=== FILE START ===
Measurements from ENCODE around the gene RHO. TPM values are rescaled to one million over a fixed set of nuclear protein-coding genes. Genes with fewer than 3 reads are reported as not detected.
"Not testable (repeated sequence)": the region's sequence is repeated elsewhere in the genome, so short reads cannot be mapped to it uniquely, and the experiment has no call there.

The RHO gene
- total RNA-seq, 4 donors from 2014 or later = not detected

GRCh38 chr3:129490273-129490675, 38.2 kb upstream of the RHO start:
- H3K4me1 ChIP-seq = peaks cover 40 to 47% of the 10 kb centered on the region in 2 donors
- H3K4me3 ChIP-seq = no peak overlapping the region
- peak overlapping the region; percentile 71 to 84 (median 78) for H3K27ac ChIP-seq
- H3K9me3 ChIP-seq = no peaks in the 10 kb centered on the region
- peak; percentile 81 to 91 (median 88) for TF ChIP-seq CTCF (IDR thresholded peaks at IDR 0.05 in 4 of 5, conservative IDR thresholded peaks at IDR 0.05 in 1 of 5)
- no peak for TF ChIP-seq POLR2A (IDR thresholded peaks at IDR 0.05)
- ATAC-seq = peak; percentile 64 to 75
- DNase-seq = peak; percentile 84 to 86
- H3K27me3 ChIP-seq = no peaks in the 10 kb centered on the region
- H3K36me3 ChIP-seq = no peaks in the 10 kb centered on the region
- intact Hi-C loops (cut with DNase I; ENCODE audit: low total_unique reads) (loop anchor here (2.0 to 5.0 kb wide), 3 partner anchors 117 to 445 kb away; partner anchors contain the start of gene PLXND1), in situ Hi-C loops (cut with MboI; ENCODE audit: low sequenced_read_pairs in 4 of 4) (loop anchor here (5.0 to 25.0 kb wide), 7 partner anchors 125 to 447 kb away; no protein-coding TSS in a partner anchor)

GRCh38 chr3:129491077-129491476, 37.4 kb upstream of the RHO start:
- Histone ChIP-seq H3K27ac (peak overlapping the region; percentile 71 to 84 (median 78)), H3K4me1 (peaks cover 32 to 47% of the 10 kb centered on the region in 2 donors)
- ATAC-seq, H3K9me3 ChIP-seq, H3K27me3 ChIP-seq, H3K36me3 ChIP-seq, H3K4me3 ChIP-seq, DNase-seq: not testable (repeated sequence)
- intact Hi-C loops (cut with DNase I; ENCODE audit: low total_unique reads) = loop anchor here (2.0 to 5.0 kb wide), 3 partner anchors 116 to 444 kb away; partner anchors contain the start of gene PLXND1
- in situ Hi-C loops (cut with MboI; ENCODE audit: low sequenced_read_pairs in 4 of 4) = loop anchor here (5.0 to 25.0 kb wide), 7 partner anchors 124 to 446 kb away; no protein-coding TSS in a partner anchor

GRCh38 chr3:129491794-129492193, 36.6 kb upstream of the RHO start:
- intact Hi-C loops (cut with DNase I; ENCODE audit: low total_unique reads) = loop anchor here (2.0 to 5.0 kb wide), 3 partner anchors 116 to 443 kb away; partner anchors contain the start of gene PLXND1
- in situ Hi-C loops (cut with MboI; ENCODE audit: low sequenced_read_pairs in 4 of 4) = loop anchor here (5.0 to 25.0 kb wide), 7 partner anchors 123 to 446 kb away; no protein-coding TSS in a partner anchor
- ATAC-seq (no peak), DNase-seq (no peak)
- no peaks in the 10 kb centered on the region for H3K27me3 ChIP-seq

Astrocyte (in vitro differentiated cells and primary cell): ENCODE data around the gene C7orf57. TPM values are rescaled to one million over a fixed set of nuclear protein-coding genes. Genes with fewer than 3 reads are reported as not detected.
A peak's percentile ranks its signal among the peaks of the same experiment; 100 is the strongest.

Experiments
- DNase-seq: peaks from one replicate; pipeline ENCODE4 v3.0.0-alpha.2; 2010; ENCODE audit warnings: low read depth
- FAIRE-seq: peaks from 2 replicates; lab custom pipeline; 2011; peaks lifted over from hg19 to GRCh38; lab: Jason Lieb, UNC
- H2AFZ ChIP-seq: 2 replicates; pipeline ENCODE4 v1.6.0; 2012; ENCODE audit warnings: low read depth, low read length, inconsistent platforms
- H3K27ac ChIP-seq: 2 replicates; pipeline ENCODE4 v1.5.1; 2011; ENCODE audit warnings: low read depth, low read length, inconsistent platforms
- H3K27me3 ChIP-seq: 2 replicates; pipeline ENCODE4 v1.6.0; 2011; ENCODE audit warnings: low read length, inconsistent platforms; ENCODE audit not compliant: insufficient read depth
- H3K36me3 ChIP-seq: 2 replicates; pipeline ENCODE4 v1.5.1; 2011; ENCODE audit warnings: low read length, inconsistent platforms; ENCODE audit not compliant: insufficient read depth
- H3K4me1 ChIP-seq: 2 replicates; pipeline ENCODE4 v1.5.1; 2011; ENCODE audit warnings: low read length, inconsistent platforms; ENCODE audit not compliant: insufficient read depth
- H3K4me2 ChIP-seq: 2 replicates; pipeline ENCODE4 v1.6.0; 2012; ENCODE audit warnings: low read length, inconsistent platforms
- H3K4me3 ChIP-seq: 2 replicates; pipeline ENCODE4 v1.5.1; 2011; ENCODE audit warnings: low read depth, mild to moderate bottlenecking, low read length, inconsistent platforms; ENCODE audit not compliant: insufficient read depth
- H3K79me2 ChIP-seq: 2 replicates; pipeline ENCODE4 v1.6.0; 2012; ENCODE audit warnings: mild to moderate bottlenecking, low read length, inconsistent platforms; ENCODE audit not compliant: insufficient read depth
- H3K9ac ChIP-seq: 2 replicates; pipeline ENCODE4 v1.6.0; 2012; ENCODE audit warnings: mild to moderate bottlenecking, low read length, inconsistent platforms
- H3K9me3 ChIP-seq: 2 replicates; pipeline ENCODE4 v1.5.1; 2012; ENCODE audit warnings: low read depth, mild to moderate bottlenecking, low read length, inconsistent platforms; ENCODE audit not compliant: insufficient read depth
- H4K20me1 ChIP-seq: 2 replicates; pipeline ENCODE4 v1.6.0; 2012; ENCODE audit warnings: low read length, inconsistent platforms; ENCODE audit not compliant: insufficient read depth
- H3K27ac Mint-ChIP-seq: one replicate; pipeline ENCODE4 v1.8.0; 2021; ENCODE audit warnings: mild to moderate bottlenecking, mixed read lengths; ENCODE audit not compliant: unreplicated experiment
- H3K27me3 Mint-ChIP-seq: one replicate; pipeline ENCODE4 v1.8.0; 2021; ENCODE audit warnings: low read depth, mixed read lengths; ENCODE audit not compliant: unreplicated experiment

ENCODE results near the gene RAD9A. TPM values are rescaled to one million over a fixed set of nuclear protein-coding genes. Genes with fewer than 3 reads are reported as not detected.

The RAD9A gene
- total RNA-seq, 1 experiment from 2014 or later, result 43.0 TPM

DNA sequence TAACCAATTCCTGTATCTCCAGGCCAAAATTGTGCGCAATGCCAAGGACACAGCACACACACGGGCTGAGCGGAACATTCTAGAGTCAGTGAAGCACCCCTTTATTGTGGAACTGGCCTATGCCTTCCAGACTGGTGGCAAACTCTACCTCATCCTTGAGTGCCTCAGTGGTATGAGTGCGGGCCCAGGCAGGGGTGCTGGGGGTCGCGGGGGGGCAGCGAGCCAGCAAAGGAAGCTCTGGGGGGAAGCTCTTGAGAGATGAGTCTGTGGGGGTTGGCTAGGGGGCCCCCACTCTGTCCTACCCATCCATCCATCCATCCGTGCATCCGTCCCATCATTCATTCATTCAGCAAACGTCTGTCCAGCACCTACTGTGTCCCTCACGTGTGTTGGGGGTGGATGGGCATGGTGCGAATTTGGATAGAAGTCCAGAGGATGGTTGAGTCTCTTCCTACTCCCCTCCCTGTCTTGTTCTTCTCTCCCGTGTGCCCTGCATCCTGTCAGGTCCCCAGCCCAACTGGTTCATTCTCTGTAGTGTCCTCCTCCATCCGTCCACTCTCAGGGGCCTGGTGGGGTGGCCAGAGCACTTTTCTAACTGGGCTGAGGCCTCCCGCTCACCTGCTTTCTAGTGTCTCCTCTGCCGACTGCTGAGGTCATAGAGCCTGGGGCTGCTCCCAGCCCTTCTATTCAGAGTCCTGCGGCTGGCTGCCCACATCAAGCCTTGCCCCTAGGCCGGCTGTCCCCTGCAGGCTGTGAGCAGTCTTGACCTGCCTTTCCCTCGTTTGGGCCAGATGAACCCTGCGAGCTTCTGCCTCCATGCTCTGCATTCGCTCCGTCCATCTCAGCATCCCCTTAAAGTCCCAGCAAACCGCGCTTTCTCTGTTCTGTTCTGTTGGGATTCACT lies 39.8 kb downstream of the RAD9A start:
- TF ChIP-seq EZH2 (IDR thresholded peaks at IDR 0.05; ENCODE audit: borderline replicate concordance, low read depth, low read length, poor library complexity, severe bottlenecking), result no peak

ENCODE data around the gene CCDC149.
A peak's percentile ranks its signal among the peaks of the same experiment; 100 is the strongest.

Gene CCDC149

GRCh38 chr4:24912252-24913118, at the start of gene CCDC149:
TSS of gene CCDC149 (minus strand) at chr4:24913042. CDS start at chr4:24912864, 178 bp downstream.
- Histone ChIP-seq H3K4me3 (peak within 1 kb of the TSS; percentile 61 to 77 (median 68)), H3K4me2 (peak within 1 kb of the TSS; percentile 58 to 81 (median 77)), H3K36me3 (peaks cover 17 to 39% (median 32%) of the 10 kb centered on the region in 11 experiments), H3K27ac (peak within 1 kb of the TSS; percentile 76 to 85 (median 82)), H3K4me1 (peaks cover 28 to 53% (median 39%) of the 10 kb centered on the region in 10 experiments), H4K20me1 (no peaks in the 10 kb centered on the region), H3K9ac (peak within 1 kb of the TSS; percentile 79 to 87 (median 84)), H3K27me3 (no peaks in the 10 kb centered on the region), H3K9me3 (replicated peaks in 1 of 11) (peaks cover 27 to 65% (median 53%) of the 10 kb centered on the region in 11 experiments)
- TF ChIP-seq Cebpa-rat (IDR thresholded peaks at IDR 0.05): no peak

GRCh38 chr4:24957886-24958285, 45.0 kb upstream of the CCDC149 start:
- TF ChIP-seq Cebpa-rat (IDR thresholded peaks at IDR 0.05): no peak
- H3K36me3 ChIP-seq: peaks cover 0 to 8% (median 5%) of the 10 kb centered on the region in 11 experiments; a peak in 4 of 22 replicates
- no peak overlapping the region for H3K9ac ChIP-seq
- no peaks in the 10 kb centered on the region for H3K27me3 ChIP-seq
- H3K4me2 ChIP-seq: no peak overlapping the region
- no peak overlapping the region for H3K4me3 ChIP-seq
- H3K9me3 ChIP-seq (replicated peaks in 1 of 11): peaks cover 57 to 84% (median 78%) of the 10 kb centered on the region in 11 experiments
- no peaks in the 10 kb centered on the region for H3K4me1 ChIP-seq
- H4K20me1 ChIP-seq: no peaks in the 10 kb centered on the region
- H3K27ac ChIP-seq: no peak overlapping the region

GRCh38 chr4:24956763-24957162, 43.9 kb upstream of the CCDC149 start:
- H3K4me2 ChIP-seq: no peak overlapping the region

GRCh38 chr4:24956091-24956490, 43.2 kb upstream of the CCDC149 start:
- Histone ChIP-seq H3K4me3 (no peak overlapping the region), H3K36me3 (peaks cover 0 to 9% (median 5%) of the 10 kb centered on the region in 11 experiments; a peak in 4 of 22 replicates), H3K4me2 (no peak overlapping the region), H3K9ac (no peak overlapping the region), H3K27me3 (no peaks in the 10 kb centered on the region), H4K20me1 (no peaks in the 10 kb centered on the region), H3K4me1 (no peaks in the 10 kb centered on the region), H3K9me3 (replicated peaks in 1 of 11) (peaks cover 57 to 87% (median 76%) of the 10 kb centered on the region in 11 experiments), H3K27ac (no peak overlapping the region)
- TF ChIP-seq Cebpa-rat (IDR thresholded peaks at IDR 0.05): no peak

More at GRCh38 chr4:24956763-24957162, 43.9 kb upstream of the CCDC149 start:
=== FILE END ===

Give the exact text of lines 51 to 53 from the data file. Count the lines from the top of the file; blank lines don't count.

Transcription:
A peak's percentile ranks its signal among the peaks of the same experiment; 100 is the strongest.

Gene CCDC149

GRCh38 chr4:24912252-24913118, at the start of gene CCDC149: